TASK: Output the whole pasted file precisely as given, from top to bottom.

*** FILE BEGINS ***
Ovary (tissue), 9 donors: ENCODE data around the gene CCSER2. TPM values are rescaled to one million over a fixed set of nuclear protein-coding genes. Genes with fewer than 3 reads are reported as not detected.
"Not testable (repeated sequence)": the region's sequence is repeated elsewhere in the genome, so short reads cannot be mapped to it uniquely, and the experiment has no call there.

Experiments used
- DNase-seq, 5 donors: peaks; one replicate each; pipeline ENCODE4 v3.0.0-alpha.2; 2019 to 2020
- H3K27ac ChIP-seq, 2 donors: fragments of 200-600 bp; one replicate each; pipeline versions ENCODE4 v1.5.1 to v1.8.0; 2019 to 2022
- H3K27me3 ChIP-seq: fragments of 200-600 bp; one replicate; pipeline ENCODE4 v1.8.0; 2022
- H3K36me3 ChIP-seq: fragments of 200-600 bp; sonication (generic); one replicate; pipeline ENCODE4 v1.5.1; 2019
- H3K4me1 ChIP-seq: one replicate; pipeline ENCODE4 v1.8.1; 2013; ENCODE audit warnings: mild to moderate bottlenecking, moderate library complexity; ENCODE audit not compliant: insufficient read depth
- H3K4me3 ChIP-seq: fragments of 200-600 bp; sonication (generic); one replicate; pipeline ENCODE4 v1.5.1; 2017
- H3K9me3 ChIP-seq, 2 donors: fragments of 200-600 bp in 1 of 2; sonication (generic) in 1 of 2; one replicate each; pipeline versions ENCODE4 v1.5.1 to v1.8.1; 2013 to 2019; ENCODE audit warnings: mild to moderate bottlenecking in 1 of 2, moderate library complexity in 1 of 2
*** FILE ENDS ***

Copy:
Ovary (tissue), 9 donors: ENCODE data around the gene CCSER2. TPM values are rescaled to one million over a fixed set of nuclear protein-coding genes. Genes with fewer than 3 reads are reported as not detected.
"Not testable (repeated sequence)": the region's sequence is repeated elsewhere in the genome, so short reads cannot be mapped to it uniquely, and the experiment has no call there.

Experiments used
- DNase-seq, 5 donors: peaks; one replicate each; pipeline ENCODE4 v3.0.0-alpha.2; 2019 to 2020
- H3K27ac ChIP-seq, 2 donors: fragments of 200-600 bp; one replicate each; pipeline versions ENCODE4 v1.5.1 to v1.8.0; 2019 to 2022
- H3K27me3 ChIP-seq: fragments of 200-600 bp; one replicate; pipeline ENCODE4 v1.8.0; 2022
- H3K36me3 ChIP-seq: fragments of 200-600 bp; sonication (generic); one replicate; pipeline ENCODE4 v1.5.1; 2019
- H3K4me1 ChIP-seq: one replicate; pipeline ENCODE4 v1.8.1; 2013; ENCODE audit warnings: mild to moderate bottlenecking, moderate library complexity; ENCODE audit not compliant: insufficient read depth
- H3K4me3 ChIP-seq: fragments of 200-600 bp; sonication (generic); one replicate; pipeline ENCODE4 v1.5.1; 2017
- H3K9me3 ChIP-seq, 2 donors: fragments of 200-600 bp in 1 of 2; sonication (generic) in 1 of 2; one replicate each; pipeline versions ENCODE4 v1.5.1 to v1.8.1; 2013 to 2019; ENCODE audit warnings: mild to moderate bottlenecking in 1 of 2, moderate library complexity in 1 of 2